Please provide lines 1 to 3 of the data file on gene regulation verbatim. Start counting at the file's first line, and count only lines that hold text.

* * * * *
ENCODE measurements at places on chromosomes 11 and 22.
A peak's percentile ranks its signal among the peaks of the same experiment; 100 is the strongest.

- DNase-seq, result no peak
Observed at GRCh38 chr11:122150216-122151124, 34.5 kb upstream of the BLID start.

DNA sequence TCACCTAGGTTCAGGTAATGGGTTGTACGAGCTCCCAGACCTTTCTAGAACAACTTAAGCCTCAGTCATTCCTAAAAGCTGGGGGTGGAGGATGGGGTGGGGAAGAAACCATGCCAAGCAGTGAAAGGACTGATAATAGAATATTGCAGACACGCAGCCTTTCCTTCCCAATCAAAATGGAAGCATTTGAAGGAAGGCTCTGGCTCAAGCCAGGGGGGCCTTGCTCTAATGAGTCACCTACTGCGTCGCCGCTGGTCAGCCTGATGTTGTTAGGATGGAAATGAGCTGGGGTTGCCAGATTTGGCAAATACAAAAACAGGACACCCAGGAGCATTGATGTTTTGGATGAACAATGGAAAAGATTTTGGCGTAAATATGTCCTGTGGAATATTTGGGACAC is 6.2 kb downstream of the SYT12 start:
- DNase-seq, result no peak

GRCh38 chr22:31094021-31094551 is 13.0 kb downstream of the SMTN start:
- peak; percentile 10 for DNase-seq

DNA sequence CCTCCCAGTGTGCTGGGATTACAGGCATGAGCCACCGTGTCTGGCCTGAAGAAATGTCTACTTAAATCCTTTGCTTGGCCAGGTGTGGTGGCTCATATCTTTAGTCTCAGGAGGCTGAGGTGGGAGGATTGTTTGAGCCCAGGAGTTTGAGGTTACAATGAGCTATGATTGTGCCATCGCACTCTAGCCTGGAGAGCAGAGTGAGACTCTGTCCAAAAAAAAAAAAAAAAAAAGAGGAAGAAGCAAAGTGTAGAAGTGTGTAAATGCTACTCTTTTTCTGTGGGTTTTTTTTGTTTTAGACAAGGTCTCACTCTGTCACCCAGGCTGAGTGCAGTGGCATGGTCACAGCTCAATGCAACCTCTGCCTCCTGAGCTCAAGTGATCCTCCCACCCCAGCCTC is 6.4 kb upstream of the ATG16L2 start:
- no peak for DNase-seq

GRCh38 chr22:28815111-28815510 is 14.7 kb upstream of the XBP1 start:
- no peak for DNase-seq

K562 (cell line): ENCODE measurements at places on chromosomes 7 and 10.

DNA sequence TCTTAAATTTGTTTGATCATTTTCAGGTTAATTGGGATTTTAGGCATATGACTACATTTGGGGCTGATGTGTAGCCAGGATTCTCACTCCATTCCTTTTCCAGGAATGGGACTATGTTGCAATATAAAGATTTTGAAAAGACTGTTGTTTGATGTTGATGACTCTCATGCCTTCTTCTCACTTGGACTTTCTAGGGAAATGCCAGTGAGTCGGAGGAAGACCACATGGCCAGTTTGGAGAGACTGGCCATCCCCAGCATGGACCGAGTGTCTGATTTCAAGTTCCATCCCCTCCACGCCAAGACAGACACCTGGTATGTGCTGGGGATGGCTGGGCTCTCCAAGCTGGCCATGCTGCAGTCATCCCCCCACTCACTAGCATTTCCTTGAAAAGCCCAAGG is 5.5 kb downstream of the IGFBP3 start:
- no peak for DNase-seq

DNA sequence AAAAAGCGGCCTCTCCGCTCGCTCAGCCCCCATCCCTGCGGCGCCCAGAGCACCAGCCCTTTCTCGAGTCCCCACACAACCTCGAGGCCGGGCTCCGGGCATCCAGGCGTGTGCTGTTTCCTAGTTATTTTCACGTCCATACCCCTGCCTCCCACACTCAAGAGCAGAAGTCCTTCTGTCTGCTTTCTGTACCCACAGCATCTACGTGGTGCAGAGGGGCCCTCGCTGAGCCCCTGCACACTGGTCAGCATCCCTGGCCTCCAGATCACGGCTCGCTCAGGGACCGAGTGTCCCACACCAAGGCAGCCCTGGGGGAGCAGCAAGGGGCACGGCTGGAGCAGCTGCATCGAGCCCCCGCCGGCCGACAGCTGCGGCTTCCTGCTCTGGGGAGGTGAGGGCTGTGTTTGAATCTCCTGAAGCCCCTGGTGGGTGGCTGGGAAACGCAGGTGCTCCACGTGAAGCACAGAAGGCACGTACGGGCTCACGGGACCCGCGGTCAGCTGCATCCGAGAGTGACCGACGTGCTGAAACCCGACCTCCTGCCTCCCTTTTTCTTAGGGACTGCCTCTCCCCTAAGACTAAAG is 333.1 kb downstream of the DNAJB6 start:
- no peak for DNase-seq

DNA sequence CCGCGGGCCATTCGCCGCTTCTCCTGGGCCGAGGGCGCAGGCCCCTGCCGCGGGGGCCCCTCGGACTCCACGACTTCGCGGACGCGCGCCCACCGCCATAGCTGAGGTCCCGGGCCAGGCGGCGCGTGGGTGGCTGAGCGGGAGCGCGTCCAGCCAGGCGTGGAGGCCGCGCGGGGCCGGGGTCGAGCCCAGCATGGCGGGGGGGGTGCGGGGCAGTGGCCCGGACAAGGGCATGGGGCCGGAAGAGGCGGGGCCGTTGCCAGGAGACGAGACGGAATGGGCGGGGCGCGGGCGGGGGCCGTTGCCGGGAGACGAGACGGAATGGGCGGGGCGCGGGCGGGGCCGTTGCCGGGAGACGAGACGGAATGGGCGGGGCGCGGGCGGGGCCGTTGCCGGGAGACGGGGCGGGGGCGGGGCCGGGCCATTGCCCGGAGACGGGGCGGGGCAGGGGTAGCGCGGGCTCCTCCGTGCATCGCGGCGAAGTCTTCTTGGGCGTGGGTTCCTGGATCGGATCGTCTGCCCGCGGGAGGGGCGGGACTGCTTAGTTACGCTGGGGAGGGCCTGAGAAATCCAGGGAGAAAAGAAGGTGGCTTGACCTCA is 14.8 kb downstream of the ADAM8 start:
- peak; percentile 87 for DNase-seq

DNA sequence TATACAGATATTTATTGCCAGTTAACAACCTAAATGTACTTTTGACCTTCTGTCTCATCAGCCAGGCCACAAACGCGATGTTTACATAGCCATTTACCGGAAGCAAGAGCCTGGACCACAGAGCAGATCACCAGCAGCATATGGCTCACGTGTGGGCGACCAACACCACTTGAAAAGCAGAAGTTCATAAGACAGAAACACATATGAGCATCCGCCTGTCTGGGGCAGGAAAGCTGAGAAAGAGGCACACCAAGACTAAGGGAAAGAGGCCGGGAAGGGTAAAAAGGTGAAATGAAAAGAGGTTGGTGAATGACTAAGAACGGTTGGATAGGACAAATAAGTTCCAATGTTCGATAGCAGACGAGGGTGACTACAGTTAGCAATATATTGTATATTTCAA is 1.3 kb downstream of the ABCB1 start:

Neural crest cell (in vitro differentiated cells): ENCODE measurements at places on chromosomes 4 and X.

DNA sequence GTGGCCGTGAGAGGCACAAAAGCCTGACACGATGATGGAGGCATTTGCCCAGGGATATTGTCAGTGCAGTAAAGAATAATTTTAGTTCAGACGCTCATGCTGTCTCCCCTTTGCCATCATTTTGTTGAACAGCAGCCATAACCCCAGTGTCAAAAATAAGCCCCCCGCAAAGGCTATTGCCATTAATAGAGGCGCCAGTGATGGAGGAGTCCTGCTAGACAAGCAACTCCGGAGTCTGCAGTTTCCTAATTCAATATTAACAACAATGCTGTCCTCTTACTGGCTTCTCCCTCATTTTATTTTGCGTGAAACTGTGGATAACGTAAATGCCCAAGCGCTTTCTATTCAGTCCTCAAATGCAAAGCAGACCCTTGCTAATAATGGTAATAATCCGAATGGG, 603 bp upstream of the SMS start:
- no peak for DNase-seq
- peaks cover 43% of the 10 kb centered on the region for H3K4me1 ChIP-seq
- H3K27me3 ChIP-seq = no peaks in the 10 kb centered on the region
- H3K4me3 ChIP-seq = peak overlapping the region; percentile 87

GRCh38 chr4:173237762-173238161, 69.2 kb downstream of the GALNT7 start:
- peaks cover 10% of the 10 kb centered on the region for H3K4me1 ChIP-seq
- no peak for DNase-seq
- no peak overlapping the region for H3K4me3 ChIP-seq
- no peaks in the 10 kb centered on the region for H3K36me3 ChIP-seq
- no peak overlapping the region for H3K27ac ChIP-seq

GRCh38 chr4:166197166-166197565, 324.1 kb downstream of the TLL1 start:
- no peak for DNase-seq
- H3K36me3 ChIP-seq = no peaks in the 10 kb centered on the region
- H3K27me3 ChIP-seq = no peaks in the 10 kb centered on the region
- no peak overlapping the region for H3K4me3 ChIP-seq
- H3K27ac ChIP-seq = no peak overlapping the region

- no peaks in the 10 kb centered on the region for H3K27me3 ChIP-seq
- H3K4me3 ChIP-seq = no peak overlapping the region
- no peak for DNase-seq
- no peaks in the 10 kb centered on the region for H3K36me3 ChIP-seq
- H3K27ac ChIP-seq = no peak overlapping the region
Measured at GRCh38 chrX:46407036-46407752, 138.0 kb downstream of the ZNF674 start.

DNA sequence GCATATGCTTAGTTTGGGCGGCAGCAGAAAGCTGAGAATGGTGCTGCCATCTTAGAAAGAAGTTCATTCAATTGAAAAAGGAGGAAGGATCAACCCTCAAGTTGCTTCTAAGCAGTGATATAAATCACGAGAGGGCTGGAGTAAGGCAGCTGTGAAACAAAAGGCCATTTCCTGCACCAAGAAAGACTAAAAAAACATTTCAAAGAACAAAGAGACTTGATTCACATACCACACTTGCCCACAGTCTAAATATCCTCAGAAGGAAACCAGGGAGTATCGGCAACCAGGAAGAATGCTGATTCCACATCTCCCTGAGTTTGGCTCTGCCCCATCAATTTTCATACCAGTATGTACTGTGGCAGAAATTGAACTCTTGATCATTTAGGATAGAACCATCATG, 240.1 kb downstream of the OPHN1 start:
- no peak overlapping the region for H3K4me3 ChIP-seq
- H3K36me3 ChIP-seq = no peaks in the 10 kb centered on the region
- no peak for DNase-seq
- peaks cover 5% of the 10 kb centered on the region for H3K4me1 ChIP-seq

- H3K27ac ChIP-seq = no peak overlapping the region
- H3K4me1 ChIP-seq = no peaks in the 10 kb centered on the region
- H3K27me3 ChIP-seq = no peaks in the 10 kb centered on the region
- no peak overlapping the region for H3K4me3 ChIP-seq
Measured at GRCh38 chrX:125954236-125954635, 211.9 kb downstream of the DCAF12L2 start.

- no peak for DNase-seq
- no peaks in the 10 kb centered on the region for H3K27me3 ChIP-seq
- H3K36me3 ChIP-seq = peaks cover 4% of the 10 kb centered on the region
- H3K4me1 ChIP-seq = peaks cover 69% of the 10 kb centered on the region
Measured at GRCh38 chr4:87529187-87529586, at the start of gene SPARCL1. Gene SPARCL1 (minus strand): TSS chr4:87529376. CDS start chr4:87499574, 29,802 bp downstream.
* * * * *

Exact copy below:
ENCODE measurements at places on chromosomes 11 and 22.
A peak's percentile ranks its signal among the peaks of the same experiment; 100 is the strongest.

- DNase-seq, result no peak